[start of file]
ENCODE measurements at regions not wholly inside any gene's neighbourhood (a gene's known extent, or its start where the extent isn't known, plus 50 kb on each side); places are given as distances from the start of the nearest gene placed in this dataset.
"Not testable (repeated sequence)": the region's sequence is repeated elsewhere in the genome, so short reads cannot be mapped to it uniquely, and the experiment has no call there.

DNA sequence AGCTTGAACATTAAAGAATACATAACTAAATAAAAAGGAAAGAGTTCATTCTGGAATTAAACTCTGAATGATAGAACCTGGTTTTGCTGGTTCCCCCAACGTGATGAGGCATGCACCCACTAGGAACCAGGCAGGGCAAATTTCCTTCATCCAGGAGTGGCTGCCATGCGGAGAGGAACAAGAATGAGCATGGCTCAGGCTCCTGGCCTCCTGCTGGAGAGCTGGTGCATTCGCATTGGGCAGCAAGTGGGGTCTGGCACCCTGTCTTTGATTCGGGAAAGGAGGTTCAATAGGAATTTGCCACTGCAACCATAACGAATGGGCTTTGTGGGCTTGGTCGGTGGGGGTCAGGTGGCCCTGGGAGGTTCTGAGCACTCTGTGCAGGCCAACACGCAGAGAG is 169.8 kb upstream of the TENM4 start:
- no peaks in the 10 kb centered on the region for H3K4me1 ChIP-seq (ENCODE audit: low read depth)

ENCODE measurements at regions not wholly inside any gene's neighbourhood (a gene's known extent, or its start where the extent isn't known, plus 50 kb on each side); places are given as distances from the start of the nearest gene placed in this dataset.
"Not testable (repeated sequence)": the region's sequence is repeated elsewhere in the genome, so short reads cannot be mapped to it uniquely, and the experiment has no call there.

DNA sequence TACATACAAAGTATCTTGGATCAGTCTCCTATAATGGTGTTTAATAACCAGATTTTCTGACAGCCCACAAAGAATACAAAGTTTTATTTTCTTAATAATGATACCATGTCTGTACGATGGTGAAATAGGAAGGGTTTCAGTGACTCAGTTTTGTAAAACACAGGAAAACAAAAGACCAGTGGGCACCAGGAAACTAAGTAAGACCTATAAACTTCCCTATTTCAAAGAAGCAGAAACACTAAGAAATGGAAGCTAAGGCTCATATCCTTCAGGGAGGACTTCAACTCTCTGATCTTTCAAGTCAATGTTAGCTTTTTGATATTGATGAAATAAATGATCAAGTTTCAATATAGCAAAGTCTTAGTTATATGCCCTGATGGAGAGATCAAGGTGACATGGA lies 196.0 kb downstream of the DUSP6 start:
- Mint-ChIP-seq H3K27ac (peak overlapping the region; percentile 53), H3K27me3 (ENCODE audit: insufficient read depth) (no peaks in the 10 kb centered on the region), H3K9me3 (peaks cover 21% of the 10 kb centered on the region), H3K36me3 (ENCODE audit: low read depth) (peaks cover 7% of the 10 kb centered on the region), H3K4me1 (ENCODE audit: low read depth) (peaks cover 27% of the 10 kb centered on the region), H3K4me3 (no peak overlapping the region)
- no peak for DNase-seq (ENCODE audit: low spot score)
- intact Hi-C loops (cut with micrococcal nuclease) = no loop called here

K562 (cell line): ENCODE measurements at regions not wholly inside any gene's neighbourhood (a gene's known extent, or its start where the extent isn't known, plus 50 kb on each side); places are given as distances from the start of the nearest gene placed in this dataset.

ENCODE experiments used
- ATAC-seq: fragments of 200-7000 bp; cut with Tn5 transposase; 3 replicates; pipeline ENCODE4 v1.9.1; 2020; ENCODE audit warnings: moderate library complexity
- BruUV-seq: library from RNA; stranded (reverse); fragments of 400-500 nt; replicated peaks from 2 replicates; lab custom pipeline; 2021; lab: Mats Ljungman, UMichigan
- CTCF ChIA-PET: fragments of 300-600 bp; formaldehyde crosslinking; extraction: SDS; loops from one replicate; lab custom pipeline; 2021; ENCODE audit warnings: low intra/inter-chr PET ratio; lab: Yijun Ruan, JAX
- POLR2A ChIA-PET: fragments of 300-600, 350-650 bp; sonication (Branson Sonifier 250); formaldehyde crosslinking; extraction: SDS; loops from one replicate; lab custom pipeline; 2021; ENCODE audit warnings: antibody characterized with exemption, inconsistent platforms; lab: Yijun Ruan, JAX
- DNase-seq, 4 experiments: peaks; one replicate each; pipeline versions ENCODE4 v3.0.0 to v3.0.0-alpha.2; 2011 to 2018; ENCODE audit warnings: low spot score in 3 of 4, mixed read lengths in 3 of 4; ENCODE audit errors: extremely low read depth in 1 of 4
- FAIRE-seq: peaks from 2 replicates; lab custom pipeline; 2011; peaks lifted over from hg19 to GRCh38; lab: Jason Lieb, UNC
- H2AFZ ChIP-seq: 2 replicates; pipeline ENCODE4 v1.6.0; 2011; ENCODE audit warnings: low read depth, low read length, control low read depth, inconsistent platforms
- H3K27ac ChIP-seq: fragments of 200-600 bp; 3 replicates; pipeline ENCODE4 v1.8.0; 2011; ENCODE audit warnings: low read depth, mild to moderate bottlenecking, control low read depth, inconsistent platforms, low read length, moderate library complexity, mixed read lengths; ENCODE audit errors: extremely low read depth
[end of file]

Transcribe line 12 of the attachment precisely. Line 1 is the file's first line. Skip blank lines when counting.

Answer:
ENCODE experiments used